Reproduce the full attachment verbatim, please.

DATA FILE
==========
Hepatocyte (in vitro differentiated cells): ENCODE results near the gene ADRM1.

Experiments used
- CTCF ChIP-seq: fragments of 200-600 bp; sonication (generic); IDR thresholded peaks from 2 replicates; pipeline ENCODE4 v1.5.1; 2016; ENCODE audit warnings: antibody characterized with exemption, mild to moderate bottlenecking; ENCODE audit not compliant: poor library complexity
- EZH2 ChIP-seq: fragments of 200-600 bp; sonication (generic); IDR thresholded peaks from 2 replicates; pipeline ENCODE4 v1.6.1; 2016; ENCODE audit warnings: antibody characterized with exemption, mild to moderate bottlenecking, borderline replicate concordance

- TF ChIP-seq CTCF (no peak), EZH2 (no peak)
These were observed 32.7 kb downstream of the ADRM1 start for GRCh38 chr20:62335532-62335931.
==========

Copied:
Hepatocyte (in vitro differentiated cells): ENCODE results near the gene ADRM1.

Experiments used
- CTCF ChIP-seq: fragments of 200-600 bp; sonication (generic); IDR thresholded peaks from 2 replicates; pipeline ENCODE4 v1.5.1; 2016; ENCODE audit warnings: antibody characterized with exemption, mild to moderate bottlenecking; ENCODE audit not compliant: poor library complexity
- EZH2 ChIP-seq: fragments of 200-600 bp; sonication (generic); IDR thresholded peaks from 2 replicates; pipeline ENCODE4 v1.6.1; 2016; ENCODE audit warnings: antibody characterized with exemption, mild to moderate bottlenecking, borderline replicate concordance

- TF ChIP-seq CTCF (no peak), EZH2 (no peak)
These were observed 32.7 kb downstream of the ADRM1 start for GRCh38 chr20:62335532-62335931.